Ask almost any American to tell you the origins of Halloween; they probably can’t. (But last year’s Halloween Blog post shares the origins and more!) Every American, however, can tell you what it was like to celebrate Halloween growing up.
After all, what kid wouldn’t love a day when you get to dress up however you want (with your parent’s ok), get lots of free candy, and maybe even a few small scares? There is simply a mysterious magic in the air as Halloween approaches. I want to share with you some memories of it from my childhood.
Many parents, including my own, did not want their sweet children looking evil, like death, or any of the other scary costumes that are traditional for Halloween. While some of my friends wore these types of costumes, many of us dressed up to be like our heroes or what we wanted to be when we grew up. I dreamed of being a school bus driver. All this costume required was getting a box that could fit around me, painting it yellow and cutting out windows. I was ready to roll in my driver’s hat and bus-in-a-box.
I remember marching with my classmates through other classrooms to show off our costumes. My school bus costume must have been great because I “drove” it in that parade two years in a row.
When I was seven, my favorite book character was a big, red dog named Clifford. Before my bus-driving days, I was Clifford for Halloween as evidenced in the photo. I thought it was pretty cool and creative then (and maybe still do today).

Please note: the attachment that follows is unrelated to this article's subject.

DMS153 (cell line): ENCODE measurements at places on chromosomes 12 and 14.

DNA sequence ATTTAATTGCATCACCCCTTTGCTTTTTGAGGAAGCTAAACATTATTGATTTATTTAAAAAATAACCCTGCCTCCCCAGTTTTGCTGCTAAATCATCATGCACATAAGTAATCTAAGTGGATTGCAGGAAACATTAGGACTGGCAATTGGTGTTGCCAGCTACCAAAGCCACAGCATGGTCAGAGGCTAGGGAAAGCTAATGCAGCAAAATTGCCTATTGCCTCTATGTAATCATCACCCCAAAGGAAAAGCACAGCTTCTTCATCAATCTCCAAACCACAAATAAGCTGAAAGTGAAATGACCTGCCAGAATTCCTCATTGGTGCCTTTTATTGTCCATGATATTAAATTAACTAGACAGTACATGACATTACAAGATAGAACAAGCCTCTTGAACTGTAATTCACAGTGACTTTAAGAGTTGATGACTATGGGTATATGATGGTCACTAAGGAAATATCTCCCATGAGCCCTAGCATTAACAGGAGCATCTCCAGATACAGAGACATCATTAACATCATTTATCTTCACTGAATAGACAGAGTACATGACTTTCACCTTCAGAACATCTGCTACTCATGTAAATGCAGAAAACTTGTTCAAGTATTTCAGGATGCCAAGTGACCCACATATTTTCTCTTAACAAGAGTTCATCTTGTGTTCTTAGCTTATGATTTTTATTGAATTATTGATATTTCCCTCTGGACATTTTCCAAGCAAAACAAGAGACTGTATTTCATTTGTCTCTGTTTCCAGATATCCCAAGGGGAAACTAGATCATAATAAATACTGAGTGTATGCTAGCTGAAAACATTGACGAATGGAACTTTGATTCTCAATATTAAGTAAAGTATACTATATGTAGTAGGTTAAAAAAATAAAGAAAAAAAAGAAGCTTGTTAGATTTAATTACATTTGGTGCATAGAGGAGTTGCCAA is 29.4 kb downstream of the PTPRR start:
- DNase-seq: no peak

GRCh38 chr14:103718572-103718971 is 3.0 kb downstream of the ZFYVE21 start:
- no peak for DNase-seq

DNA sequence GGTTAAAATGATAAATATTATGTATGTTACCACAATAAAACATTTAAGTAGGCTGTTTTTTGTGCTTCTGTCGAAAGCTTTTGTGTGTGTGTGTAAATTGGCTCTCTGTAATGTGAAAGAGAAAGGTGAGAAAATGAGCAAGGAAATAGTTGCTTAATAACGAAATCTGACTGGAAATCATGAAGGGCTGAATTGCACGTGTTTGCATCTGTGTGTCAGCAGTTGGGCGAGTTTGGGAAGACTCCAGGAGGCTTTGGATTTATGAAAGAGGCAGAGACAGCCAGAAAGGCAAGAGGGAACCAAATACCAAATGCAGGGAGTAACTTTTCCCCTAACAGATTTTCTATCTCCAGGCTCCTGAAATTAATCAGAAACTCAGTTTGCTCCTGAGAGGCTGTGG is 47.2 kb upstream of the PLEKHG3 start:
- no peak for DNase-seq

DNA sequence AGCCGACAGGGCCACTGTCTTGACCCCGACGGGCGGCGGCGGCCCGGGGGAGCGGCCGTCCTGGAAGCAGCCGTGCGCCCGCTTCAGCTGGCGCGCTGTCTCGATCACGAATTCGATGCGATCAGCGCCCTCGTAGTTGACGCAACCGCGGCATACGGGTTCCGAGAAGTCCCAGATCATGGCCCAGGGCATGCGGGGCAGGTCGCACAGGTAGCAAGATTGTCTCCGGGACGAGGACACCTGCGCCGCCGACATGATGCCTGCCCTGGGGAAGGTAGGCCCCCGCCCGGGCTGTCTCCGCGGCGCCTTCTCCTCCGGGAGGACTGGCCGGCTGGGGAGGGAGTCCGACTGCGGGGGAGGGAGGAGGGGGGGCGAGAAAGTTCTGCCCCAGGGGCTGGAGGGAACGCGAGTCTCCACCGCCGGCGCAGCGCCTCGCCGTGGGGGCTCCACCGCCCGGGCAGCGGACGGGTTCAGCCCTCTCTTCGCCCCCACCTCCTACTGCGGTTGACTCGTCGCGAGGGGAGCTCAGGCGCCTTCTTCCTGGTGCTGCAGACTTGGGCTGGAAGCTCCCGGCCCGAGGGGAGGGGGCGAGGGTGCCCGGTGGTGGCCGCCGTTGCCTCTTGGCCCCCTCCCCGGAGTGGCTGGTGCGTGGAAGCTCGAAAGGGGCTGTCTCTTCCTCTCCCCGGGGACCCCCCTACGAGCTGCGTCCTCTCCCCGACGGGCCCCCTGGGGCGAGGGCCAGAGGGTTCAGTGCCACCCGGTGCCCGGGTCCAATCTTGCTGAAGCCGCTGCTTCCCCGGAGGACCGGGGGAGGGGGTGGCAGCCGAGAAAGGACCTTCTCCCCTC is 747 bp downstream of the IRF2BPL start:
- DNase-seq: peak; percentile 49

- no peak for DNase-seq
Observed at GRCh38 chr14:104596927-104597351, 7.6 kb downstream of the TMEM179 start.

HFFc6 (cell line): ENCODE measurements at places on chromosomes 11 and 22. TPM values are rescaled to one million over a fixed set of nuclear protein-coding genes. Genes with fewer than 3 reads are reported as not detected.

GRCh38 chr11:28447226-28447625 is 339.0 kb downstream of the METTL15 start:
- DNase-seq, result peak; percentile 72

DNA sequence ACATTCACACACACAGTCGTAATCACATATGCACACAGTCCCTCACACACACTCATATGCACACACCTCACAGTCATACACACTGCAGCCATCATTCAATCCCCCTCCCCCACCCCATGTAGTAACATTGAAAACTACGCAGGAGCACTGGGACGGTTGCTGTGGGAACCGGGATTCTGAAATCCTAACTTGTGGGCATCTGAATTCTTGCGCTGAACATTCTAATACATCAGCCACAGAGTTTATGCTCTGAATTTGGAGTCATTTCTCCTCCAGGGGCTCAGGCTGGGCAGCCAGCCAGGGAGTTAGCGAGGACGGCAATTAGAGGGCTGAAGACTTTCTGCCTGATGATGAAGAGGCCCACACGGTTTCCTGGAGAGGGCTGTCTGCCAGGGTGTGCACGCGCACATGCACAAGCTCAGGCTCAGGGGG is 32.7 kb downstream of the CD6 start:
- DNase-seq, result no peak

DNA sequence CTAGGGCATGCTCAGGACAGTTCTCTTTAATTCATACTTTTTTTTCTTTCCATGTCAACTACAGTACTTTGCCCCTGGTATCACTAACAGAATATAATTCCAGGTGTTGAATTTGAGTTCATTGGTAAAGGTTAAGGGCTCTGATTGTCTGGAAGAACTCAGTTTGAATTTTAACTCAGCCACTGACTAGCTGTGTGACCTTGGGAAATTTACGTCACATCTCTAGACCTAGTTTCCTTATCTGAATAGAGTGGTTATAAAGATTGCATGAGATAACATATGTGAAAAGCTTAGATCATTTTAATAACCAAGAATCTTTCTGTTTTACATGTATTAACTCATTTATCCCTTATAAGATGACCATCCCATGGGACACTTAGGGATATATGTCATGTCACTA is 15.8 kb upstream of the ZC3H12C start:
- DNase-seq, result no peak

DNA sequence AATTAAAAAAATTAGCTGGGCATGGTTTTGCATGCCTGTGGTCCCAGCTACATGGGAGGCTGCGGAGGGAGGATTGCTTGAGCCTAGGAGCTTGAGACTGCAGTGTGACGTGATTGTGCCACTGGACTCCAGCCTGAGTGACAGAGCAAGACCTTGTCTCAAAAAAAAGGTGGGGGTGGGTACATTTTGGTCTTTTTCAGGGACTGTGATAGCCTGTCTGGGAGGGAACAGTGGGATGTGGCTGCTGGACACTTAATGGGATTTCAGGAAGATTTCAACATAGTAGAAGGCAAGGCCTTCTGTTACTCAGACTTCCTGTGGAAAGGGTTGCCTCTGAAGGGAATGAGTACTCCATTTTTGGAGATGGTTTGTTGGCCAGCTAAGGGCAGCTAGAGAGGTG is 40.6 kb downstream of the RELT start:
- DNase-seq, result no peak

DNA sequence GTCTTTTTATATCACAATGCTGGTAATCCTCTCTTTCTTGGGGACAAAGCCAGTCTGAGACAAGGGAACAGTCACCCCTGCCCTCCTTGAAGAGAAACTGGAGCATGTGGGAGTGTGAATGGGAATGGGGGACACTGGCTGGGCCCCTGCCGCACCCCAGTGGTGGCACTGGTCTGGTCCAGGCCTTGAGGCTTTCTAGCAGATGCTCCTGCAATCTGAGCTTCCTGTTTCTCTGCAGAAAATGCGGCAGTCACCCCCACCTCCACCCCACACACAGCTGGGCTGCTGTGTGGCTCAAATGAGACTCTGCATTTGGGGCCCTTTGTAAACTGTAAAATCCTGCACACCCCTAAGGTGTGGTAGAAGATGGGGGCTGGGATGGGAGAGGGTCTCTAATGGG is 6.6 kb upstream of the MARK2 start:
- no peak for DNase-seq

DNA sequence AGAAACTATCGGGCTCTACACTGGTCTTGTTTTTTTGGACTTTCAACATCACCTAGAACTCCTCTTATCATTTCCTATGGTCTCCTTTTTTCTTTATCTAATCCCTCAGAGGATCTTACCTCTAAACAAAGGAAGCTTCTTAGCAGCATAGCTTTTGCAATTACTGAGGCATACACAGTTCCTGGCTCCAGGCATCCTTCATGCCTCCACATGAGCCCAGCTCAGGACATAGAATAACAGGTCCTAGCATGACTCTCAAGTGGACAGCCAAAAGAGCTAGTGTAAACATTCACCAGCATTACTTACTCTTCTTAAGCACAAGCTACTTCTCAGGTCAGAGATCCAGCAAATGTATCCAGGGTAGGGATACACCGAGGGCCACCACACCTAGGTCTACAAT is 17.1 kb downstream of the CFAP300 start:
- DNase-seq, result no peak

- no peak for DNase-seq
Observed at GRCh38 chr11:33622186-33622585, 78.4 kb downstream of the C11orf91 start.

Trick-or-Treating: The Most Frightening Year
One year of trick-or-treating involved some really horrifying characters lurking in the shadows….
As my family went out into the night, we made our way to a house behind our own. We went to the front door yelling “Trick-or-Treat!!!” I happily received my candy. But as we turned to leave, I felt something watching me.
Suddenly, by my side was a tall figure in black. Eyes wide, face deathly white, blood dripping from razor fangs…Dracula. This image of Dracula came from a novel by Bram Stoker about a warrior who comes back from the dead and remains alive by drinking the blood of others. I was absolutely terrified of Dracula, so it was time to move on.
I kept checking to make sure Dracula wasn’t following me while moving quickly up the path to the next house. Distracted, I took a wrong step. There I was stunned to find myself face-to-face with a skeleton that I had triggered to pop out of a coffin. Not only did skeletons jump out at me that Halloween night, but faceless creatures on stilts tried to chase me. Even a scarecrow, which should remain still, being made only of straw, suddenly came to life with a nasty, startling laugh.
Halloween was, and is, a fun time to let one’s imagination run wild. But sometimes it leaves us imagining too many things are hiding around the corner ready to get us. After Halloween, I always enjoy the warmth and safety of the Thanksgiving and Christmas holidays. It makes me glad to have a community like Bridges where I can always feel safe.